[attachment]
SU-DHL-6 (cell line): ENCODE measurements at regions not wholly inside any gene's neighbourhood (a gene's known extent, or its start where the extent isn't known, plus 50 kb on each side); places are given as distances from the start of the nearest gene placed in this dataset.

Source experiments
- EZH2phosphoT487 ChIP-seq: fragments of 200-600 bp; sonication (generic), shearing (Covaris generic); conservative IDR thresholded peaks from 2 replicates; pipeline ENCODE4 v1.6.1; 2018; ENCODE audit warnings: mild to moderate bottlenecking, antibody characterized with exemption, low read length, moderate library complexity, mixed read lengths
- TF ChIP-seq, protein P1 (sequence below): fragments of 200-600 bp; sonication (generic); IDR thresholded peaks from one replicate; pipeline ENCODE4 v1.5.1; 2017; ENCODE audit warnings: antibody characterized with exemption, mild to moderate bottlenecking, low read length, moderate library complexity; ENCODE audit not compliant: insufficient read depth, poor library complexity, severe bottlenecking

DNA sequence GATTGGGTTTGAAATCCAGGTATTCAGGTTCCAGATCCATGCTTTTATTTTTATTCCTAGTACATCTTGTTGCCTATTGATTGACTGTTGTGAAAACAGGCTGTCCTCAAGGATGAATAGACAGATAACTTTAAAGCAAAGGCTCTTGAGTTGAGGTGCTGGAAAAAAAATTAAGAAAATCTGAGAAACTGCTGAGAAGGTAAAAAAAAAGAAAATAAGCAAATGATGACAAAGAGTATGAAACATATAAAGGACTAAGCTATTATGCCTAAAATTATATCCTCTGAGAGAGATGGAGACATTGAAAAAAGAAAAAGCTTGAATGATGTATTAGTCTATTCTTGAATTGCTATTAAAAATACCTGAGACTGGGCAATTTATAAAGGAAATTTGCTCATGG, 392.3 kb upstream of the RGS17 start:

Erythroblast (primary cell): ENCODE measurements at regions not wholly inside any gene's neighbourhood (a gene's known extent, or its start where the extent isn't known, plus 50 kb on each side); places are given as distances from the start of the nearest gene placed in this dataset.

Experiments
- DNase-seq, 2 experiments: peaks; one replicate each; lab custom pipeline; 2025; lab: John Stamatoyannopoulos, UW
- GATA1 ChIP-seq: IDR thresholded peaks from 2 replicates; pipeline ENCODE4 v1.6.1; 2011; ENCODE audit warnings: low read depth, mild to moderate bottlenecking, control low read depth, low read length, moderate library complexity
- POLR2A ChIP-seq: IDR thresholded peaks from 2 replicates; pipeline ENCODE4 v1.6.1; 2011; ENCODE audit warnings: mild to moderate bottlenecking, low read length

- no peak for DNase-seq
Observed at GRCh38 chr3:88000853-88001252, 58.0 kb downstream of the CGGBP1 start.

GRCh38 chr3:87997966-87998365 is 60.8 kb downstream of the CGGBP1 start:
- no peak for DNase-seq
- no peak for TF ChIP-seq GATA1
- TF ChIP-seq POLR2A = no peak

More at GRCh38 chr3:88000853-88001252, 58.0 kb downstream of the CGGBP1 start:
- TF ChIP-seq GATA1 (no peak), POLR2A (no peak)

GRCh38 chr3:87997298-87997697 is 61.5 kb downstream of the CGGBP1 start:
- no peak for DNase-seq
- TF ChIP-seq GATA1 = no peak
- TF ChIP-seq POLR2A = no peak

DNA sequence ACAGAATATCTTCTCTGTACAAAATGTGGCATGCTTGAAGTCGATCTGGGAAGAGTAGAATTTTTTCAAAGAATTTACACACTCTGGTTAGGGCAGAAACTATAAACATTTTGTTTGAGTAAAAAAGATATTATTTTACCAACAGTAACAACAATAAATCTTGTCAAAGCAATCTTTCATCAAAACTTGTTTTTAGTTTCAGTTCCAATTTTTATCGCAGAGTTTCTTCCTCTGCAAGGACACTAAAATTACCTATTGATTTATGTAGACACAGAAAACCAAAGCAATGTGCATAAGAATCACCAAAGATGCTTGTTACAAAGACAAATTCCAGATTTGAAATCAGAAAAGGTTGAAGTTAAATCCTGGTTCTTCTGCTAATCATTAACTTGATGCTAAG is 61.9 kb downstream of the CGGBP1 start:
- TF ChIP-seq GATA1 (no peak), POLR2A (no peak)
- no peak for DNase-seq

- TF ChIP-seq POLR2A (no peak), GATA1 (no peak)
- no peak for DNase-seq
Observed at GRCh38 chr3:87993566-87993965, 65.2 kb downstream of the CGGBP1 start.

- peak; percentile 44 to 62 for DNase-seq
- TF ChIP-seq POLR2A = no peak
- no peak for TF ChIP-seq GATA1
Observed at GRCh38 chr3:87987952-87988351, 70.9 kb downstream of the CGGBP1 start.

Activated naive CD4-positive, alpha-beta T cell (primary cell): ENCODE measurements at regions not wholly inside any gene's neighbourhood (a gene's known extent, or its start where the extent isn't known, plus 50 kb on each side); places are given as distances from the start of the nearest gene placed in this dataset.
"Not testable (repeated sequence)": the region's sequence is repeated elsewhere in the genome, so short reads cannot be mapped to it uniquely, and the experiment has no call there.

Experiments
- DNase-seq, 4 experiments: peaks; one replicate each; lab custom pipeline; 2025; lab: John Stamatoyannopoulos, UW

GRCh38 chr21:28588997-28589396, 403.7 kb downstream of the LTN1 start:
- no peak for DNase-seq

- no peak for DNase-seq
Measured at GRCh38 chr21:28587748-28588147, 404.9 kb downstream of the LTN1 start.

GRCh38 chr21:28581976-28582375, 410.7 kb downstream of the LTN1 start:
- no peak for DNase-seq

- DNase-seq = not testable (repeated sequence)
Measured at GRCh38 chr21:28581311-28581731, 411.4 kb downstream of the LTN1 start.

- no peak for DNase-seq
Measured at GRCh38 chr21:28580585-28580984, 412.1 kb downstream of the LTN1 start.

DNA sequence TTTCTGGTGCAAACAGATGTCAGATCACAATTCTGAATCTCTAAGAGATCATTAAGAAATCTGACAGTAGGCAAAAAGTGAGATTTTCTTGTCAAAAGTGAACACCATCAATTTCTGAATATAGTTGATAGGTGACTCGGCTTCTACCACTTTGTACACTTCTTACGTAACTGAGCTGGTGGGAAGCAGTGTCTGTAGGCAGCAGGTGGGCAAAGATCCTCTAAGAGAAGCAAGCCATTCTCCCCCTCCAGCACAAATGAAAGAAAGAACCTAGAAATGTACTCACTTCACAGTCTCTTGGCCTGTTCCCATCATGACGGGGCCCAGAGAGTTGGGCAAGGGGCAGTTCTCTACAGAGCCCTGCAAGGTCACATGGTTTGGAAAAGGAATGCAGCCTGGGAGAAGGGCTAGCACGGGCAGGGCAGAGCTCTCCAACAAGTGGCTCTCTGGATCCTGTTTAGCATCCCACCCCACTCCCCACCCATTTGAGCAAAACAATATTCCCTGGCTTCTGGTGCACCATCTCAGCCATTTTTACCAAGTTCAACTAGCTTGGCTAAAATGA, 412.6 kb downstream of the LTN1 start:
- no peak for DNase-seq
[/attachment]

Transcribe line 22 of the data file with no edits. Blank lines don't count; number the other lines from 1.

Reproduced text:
- TF ChIP-seq POLR2A = no peak